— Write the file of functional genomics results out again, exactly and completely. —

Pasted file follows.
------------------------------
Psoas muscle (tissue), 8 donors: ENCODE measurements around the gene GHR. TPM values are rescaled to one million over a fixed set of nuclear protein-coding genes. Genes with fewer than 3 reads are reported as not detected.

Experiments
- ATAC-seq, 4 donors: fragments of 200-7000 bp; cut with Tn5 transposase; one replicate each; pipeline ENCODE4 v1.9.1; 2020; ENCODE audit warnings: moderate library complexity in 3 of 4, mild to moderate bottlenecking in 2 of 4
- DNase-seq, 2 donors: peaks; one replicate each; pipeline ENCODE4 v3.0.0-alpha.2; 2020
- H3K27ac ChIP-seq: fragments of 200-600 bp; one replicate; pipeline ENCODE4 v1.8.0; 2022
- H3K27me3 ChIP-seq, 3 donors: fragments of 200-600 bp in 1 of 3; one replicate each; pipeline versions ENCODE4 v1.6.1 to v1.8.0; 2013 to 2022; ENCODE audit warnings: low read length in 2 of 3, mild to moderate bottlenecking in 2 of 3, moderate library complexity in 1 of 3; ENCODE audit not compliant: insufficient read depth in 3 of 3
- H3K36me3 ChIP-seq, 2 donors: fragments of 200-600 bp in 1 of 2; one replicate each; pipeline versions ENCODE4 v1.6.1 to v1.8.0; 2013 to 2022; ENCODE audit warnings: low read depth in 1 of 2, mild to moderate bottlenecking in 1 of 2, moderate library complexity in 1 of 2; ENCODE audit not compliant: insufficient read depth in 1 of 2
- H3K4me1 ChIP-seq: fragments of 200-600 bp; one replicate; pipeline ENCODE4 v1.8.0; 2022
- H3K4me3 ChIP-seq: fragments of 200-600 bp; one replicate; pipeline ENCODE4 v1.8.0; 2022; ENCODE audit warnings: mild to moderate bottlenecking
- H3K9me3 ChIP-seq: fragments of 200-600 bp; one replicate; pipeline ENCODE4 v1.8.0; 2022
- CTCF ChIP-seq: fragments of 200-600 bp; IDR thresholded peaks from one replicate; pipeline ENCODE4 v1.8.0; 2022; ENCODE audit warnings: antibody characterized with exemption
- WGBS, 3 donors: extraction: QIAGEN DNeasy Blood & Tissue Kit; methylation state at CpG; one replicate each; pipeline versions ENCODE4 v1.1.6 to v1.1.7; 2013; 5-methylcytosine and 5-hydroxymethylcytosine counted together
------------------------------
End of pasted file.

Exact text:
Psoas muscle (tissue), 8 donors: ENCODE measurements around the gene GHR. TPM values are rescaled to one million over a fixed set of nuclear protein-coding genes. Genes with fewer than 3 reads are reported as not detected.

Experiments
- ATAC-seq, 4 donors: fragments of 200-7000 bp; cut with Tn5 transposase; one replicate each; pipeline ENCODE4 v1.9.1; 2020; ENCODE audit warnings: moderate library complexity in 3 of 4, mild to moderate bottlenecking in 2 of 4
- DNase-seq, 2 donors: peaks; one replicate each; pipeline ENCODE4 v3.0.0-alpha.2; 2020
- H3K27ac ChIP-seq: fragments of 200-600 bp; one replicate; pipeline ENCODE4 v1.8.0; 2022
- H3K27me3 ChIP-seq, 3 donors: fragments of 200-600 bp in 1 of 3; one replicate each; pipeline versions ENCODE4 v1.6.1 to v1.8.0; 2013 to 2022; ENCODE audit warnings: low read length in 2 of 3, mild to moderate bottlenecking in 2 of 3, moderate library complexity in 1 of 3; ENCODE audit not compliant: insufficient read depth in 3 of 3
- H3K36me3 ChIP-seq, 2 donors: fragments of 200-600 bp in 1 of 2; one replicate each; pipeline versions ENCODE4 v1.6.1 to v1.8.0; 2013 to 2022; ENCODE audit warnings: low read depth in 1 of 2, mild to moderate bottlenecking in 1 of 2, moderate library complexity in 1 of 2; ENCODE audit not compliant: insufficient read depth in 1 of 2
- H3K4me1 ChIP-seq: fragments of 200-600 bp; one replicate; pipeline ENCODE4 v1.8.0; 2022
- H3K4me3 ChIP-seq: fragments of 200-600 bp; one replicate; pipeline ENCODE4 v1.8.0; 2022; ENCODE audit warnings: mild to moderate bottlenecking
- H3K9me3 ChIP-seq: fragments of 200-600 bp; one replicate; pipeline ENCODE4 v1.8.0; 2022
- CTCF ChIP-seq: fragments of 200-600 bp; IDR thresholded peaks from one replicate; pipeline ENCODE4 v1.8.0; 2022; ENCODE audit warnings: antibody characterized with exemption
- WGBS, 3 donors: extraction: QIAGEN DNeasy Blood & Tissue Kit; methylation state at CpG; one replicate each; pipeline versions ENCODE4 v1.1.6 to v1.1.7; 2013; 5-methylcytosine and 5-hydroxymethylcytosine counted together